BY Elizabeth Harrington Follow LizWFB
February 26, 2014 3 05 pm

Senate Democrats introduced legislation on Wednesday that would ban marketing electronic cigarettes to teens.

Despite their admission that the health implications of electronic cigarettes are not yet clear, Senators Barbara Boxer (D., Calif.), Dick Durbin (D., Ill.), Tom Harkin (D., Iowa), Richard Blumenthal (D., Conn.), and Edward Markey (D., Mass.) introduced the bill to protect children from the smoking simulators.

The Protecting Children from Electronic Cigarette Advertising Act would authorize the Federal Trade Commission (FTC) to determine what constitutes marketing e cigarettes to children, and would allow the FTC to work with states attorneys general to enforce the ban.

We cannot risk undoing decades of progress in reducing youth smoking by allowing e cigarette makers to target our kids, Boxer said in a statement. This bill will help protect our children from an industry that profits from addiction.

In a statement, Durbin decried fruit and candy flavors and glossy celebrity ads, while Harkin said electronic cigarettes advertising is Joe Camel all over again.

The statements were toned down from previous comments that accused actors and actresses who smoked e cigarettes at the Golden Globes of killing their fans.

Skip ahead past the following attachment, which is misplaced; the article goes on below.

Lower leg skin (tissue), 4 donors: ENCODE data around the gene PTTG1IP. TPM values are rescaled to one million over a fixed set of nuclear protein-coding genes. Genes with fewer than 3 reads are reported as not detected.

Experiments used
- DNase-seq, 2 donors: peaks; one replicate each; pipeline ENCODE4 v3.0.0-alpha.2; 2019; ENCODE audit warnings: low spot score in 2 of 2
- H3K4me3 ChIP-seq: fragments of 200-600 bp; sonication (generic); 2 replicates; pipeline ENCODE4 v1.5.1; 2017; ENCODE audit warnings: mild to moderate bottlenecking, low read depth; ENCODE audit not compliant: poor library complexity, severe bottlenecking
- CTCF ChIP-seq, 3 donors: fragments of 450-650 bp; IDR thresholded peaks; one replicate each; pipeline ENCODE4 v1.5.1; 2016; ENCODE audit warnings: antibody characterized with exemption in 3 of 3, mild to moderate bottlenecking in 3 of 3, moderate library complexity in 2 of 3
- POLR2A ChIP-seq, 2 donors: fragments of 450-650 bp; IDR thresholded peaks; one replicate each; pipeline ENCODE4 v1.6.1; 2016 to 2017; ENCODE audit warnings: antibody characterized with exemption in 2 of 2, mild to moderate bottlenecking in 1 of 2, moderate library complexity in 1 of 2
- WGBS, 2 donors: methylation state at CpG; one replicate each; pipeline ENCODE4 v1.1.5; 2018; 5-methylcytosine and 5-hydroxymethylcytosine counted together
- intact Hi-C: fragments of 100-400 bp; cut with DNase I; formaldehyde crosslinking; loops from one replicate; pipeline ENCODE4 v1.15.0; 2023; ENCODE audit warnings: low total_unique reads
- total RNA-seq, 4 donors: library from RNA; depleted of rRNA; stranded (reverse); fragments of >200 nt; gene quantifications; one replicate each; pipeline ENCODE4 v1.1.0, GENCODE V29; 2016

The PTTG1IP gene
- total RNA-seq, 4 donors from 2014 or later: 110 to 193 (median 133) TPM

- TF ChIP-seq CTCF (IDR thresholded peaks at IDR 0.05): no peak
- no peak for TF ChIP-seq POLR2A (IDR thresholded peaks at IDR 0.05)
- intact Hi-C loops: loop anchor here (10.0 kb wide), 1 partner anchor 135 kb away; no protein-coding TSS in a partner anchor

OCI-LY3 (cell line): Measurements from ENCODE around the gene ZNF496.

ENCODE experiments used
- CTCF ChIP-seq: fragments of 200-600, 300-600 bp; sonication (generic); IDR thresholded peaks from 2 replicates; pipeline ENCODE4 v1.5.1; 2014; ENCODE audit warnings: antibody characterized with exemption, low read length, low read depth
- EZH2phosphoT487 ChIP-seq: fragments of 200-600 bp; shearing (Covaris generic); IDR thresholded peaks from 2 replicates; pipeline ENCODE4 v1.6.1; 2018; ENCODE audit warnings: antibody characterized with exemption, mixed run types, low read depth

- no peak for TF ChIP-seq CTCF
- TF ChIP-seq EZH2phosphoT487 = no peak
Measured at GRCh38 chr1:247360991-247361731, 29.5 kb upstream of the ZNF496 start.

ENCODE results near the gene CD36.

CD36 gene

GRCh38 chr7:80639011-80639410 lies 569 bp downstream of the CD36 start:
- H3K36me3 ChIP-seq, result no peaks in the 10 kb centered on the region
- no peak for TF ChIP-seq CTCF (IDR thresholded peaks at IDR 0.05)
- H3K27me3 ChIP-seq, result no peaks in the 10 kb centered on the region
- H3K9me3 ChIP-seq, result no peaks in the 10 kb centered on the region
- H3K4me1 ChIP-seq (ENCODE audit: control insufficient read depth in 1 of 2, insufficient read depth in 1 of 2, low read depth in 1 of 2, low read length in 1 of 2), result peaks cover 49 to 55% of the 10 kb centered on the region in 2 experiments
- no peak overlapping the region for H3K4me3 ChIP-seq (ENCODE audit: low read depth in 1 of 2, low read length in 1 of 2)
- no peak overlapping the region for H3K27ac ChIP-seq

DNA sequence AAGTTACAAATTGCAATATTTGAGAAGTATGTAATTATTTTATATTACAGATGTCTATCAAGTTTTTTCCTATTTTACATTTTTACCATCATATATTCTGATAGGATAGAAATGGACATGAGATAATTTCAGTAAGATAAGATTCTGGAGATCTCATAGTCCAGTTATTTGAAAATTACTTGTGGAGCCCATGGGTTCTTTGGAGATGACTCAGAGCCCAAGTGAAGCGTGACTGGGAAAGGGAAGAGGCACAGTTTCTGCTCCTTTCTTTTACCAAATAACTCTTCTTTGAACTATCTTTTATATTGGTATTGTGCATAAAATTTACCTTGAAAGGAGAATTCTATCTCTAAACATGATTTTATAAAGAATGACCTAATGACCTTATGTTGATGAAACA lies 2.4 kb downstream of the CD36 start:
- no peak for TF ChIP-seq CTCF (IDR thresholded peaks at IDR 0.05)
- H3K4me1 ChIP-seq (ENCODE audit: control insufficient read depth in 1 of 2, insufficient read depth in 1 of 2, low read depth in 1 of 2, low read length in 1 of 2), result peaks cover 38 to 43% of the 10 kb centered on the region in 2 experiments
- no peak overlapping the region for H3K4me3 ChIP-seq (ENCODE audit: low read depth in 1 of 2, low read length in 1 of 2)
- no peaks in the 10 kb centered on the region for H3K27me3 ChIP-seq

Electronic cigarettes simulate smoking by using water vapor, nicotine, and other additives. A Food and Drug Administration (FDA) study found nine contaminants in the water vapor of an electronic cigarette versus 11,000 in a tobacco cigarette.

Boxer s office said there is no way of knowing whether e cigarettes are harmful or not.

The health implications of using electronic cigarettes are not yet clear, and the Food and Drug Administration has warned that consumers of e cigarette products currently have no way of knowing if e cigarettes are safe for their intended use, or how much nicotine or other potentially harmful chemicals are being inhaled during use, the press release said.

The Democrats insist that electronic cigarettes are a gateway to actual cigarette smoking, though the product has become a popular method current smokers use to attempt to quit.

Many advertisements, such as this blu eCigs spot featuring Stephen Dorff, market electronic cigarettes as a smoking cessation tool.